Am I living the right way? Am I working toward the good life?
The good life, as a concept, has two main frameworks, which we can juxtapose as the philosophical and the commercial. The philosophical “good life” is an idea about which qualities make a lived life good. This framework takes into consideration the whole life, however that good life is defined – whether from a western, eastern or religious perspective – it must be achieved by living according to principles that further those values.
As professor of philosophy Massimo Pigliucci explains in the introduction to How to Live a Good Life, a collection of philosophical essays on this topic: “We all have a philosophy of life, because we were exposed to it when we were kids.”
There are many different philosophical answers to what makes a life good (is it virtue, obedience, knowledge, happiness?), but whether it’s Socrates, Aristotle and the Stoics talking about the good life, or Confucius and the Daoists, or the proponents of Judaism, Christianity, and Islam, the notion carries with it a set of rules for living – practical daily steps and tasks that should add up to some kind of good life.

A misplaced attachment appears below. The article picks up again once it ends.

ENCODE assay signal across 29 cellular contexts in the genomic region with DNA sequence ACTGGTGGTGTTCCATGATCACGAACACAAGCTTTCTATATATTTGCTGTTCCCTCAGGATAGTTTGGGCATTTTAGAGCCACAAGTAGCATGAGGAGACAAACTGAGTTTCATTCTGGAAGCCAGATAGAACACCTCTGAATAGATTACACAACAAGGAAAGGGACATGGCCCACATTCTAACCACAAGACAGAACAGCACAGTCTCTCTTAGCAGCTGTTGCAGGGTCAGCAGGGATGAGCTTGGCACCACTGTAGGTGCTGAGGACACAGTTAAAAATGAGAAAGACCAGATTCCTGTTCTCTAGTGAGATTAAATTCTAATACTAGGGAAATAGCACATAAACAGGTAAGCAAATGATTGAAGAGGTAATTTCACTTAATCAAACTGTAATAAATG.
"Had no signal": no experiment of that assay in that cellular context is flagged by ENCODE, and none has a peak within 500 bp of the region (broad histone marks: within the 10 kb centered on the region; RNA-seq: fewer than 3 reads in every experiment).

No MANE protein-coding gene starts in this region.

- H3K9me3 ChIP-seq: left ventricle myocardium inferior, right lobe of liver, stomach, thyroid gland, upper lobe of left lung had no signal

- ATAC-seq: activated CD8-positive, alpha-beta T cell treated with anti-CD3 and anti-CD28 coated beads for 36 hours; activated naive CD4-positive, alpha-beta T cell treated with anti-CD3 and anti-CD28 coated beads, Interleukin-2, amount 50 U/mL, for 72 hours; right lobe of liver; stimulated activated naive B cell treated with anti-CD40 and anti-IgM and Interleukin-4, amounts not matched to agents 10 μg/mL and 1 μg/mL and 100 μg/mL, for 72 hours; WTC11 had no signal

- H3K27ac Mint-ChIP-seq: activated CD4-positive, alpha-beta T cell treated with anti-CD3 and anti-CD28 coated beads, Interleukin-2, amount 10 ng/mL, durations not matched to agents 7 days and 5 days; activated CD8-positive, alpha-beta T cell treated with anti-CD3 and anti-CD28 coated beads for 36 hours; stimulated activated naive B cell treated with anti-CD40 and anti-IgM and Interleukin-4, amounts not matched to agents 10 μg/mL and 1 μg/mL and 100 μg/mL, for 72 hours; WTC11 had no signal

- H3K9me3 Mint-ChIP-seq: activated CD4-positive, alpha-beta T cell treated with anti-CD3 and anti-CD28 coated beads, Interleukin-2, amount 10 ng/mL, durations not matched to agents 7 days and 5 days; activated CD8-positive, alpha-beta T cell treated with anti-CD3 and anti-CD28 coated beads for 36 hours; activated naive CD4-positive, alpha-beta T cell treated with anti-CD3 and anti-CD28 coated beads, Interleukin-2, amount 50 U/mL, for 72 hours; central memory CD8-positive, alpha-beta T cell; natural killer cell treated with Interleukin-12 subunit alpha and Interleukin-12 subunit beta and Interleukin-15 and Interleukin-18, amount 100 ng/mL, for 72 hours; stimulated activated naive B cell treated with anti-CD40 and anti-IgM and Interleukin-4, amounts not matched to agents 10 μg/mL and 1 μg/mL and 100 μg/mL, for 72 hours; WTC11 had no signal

A good life for sale
The commercial concept of the good life is the one sewn into pillows you can buy for your couch. It’s for sale across the world, promised by cruise lines and spa retreats, paraded around in Instagram posts of a decadent meal or the perfect at-home pandemic movie theatre. It is a Pinterest vision board. This commoditisation of the good life is a thing to be felt in the present, rather than an account of the whole of a life.
The commercial concept of the good life is the one sewn into pillows you can buy for your couch
This kind of good life is something you achieve not through the practice of certain rituals and actions, but by the collection of the right kind of experiences and goods, be they clothes or awards, sex on airplanes, or acres of land. It is meant to be invoked by the US state of Nebraska in its official motto: “Nebraska … the good life.” The good life is seen not as a philosophy of life, as the historian of philosophy Pierre Hadot described it in his groundbreaking work on the subject, but as an object to be acquired.
These two conceptual frameworks for thinking about the good life are different but intermingled, and both have a hold on our imaginations. They each lead to powerful myths that guide generations of choices.
Consider the most pervasive myth of the good life in my country, the US: the American Dream. It’s the pull-yourself-up-by-your-bootstraps, anyone-can-make-it, big-white-picket-fence-and-all promise that combines a commercial vision of the good life with the inspiring political lie of meritocracy. Of course, the American Dream is out of reach for millions. Crucially, either of these frameworks of the good life leads to definitions that exclude people.